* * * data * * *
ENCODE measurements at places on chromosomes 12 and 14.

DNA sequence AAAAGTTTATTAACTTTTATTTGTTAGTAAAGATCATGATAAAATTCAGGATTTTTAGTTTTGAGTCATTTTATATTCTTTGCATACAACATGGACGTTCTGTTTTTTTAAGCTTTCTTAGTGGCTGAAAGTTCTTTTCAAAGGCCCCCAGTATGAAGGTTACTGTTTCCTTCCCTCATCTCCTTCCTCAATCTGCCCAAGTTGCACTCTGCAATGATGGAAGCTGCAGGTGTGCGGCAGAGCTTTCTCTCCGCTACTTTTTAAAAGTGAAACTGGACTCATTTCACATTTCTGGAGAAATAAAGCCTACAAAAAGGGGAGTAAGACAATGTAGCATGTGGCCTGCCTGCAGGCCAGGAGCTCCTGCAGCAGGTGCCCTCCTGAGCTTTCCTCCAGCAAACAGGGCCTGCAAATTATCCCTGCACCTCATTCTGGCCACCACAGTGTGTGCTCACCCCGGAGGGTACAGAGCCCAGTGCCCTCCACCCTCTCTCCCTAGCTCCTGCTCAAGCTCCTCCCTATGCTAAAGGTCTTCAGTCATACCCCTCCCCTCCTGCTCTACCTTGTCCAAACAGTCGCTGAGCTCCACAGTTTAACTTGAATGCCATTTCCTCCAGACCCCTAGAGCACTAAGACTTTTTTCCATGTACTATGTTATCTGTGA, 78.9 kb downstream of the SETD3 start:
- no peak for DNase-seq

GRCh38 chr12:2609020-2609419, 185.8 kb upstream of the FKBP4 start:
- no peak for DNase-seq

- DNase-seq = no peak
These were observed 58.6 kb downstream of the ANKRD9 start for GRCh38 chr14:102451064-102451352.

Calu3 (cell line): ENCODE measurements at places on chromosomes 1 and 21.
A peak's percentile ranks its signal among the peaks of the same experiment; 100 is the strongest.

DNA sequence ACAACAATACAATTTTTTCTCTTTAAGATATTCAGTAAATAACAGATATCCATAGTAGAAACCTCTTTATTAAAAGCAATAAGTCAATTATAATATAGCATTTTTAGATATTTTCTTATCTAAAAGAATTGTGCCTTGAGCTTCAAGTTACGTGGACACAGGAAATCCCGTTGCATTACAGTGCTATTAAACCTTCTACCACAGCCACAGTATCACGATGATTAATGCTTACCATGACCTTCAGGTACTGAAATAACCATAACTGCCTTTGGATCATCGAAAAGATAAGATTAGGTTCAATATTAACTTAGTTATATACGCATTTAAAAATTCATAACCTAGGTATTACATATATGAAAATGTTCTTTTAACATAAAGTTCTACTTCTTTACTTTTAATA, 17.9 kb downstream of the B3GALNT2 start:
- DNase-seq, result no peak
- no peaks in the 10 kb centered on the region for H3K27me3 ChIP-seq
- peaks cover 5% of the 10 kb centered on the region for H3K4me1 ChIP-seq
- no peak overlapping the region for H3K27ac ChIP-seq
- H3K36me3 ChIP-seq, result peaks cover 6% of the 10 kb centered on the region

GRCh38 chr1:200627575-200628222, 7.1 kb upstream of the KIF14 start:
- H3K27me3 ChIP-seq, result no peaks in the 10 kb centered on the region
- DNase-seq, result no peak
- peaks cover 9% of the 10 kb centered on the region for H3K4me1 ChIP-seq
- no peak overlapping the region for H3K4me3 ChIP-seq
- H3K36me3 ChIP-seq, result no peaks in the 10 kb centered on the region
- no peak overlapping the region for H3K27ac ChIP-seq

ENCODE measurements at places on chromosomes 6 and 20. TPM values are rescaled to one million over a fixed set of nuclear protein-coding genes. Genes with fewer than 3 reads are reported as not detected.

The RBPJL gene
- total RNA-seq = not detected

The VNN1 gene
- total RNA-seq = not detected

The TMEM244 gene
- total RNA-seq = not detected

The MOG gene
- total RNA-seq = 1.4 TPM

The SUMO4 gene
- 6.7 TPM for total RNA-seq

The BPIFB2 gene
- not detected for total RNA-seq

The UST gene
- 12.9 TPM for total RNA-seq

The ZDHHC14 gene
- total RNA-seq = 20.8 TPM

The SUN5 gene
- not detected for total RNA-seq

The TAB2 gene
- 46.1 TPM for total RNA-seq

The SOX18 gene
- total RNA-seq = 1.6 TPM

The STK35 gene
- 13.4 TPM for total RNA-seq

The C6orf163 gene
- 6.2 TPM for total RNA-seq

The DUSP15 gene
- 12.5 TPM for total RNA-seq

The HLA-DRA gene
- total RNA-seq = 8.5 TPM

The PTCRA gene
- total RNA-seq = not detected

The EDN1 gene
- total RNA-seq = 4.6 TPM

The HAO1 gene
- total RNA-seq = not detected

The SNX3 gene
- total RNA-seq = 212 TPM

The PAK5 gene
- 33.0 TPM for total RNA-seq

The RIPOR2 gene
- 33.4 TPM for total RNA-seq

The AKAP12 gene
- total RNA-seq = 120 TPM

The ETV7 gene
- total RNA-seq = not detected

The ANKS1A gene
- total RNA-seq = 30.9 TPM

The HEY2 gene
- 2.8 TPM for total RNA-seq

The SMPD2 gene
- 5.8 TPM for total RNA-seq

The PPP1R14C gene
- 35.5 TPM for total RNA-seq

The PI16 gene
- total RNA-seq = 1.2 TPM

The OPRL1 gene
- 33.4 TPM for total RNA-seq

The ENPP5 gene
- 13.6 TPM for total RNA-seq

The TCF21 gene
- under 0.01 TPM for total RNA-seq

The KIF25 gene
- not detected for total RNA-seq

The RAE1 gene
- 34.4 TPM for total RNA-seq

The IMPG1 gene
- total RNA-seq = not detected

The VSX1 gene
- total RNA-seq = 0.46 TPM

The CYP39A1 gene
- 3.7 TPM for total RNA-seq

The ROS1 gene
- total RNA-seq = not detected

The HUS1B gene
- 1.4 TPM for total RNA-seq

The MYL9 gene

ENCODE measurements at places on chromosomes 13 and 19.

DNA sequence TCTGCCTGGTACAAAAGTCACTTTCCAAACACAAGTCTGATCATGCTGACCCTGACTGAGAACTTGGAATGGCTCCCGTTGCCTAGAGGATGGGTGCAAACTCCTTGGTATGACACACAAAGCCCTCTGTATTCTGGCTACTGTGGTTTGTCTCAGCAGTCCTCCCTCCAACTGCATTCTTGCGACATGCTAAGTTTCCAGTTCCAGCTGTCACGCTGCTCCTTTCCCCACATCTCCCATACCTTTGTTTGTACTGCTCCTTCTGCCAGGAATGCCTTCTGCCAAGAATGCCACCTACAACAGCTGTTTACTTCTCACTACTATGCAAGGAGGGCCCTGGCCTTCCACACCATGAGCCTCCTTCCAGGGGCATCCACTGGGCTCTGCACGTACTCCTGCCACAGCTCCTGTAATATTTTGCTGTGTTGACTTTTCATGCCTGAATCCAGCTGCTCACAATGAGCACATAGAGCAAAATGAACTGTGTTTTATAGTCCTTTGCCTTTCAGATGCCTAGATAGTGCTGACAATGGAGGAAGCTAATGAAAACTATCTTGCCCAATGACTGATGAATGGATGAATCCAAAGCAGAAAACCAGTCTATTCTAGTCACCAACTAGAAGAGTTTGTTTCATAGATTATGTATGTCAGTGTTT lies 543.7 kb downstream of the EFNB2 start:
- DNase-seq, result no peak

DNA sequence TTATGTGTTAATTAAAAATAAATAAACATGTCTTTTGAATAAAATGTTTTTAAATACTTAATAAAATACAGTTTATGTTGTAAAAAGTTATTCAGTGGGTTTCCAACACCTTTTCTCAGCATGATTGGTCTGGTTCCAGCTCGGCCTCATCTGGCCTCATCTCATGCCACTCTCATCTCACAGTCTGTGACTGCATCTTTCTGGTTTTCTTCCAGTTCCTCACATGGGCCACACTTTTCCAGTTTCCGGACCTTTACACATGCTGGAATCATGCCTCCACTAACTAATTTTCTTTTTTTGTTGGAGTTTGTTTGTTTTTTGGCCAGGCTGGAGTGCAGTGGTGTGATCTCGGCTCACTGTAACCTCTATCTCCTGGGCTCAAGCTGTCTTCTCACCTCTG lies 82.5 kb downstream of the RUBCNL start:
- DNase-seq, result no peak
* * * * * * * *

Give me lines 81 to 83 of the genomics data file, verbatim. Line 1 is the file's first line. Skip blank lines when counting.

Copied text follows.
- 33.4 TPM for total RNA-seq

The ENPP5 gene
- 13.6 TPM for total RNA-seq